As we worked, she talked about her beautiful wild garden at her old house, and the jerk who moved in and destroyed it because he thought it was a bother. She shows me a picture of her smiling in sunlight with a dark blue beret, behind a lantana bush that nearly dwarfs her. She heckles me to bring her more of my poetry, probing especially hard for something about Greece after my recent trip. I brought her back a pillowcase with a hand-knit scene of the white rooftops of Santorini, which she has draped over her armchair in the living room. She accepted it guiltily and told me I should have given it to my mother.
She has an appetite for mischief. She has decided that the violas that grow in front of the building are the best for her infamous hand-made cards. She dries and presses the petals in her dictionary. In the cover of night, armed with a pair of scissors, I have been sent many times into the gardens around the building to retrieve them for her.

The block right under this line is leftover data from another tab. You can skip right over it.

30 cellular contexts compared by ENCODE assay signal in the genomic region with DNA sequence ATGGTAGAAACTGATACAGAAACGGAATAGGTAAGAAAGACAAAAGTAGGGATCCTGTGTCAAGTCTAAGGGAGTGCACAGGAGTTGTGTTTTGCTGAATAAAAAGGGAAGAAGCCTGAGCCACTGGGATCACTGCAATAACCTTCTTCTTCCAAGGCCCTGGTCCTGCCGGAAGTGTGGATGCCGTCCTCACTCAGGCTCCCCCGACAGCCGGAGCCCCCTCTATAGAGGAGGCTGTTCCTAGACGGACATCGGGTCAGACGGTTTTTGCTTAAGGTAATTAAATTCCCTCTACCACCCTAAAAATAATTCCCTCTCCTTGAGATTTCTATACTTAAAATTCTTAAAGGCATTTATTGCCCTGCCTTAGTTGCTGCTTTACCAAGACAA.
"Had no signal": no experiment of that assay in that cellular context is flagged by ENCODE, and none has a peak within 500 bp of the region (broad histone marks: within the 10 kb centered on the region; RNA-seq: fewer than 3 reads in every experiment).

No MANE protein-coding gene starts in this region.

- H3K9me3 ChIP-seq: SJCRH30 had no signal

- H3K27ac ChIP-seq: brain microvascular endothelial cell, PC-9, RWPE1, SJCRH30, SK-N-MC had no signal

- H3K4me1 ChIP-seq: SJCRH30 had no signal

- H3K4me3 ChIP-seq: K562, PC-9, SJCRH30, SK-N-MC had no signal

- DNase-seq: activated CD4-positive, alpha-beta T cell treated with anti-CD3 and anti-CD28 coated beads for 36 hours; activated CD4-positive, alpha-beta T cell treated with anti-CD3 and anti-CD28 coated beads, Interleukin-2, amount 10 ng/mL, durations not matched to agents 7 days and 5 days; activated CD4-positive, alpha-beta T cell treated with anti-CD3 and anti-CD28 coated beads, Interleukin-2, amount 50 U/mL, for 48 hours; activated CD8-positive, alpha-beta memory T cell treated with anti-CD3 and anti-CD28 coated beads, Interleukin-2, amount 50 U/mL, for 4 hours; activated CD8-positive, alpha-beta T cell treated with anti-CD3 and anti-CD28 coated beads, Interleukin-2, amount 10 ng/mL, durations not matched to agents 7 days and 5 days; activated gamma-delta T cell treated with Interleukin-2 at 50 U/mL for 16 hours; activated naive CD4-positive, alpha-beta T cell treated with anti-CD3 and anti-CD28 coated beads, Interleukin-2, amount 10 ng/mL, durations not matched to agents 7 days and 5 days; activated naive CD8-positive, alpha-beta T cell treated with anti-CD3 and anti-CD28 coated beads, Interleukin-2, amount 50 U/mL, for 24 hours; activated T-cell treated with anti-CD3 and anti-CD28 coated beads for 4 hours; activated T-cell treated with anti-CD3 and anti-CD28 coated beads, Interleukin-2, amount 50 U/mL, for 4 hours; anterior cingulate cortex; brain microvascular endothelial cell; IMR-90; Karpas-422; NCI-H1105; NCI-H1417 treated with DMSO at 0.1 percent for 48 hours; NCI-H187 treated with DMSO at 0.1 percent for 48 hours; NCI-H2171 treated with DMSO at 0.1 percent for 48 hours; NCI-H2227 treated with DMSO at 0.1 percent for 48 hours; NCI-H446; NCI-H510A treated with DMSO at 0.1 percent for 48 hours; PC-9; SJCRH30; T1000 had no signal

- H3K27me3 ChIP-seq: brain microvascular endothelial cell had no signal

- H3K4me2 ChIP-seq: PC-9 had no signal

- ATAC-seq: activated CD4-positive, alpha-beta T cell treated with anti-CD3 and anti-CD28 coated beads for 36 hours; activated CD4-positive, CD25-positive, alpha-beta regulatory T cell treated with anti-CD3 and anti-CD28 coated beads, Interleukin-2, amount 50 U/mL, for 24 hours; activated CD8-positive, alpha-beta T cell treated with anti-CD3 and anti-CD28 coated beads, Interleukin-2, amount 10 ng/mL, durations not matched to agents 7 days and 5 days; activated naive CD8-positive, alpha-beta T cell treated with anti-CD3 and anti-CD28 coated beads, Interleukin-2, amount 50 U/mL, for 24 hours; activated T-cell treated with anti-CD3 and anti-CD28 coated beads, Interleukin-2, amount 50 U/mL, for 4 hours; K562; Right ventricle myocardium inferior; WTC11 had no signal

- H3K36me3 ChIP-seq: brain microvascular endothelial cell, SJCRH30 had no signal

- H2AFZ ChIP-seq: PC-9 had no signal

Tonight, she asked me if I read Dylan Thomas, that peerless Welshman, and she told me that she saw him read poetry in the 1940’s when he toured America. She recalled wonderful details: how his voice trembled, how he mopped his brow with a sweaty rag that his white knuckles curled around atop the podium. She marvels at my height, and insists that my legs are too long for my body, which is why I’m given the privilege of reaching her mailbox for her every evening at 5:45, right before supper. She is one of my favorite people, and a dear dear friend.
“I thought you were my accomplice…”